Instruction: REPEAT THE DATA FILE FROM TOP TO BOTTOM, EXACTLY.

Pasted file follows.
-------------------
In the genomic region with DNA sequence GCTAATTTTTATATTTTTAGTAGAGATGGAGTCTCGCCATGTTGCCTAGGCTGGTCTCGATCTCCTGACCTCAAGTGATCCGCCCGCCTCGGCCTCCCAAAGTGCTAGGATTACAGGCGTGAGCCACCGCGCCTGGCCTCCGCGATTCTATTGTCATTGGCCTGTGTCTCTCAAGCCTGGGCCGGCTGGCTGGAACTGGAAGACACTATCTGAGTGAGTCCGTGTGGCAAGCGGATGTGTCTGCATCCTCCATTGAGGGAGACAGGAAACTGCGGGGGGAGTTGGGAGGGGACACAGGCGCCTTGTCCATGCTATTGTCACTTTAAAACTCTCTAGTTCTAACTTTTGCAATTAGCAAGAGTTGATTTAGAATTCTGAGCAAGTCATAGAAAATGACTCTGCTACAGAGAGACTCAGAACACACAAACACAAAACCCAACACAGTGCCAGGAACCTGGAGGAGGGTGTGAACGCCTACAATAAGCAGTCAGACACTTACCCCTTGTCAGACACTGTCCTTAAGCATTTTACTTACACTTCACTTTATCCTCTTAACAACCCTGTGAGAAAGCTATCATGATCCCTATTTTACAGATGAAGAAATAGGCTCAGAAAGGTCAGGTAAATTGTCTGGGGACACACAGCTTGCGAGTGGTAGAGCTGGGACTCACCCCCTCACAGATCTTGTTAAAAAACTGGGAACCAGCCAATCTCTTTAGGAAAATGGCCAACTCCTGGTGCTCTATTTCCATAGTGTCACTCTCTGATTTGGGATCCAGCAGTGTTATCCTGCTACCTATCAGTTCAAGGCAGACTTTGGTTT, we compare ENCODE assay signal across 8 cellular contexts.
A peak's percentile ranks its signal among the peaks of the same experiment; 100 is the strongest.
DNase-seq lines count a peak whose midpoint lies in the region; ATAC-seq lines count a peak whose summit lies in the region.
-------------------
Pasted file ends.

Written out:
In the genomic region with DNA sequence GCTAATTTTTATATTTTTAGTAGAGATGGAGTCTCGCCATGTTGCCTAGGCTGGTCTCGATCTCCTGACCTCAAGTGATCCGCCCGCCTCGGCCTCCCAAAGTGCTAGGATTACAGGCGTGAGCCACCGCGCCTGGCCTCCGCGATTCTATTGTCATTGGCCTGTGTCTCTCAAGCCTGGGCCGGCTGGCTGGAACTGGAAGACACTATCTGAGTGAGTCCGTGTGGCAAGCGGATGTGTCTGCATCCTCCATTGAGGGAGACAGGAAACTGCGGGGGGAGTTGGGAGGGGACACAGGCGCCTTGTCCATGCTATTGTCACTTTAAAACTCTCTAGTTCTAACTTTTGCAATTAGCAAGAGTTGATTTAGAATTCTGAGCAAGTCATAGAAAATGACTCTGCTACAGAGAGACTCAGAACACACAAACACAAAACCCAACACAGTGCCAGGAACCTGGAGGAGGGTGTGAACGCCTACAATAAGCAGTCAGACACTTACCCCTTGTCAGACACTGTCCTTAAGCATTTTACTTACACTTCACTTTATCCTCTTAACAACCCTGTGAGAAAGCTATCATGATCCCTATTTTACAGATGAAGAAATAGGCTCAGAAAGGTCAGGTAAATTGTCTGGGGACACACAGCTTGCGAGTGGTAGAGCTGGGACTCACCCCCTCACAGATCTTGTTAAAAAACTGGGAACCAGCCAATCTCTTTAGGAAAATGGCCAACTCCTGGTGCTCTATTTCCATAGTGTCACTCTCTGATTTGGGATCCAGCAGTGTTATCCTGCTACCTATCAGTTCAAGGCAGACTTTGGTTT, we compare ENCODE assay signal across 8 cellular contexts.
A peak's percentile ranks its signal among the peaks of the same experiment; 100 is the strongest.
DNase-seq lines count a peak whose midpoint lies in the region; ATAC-seq lines count a peak whose summit lies in the region.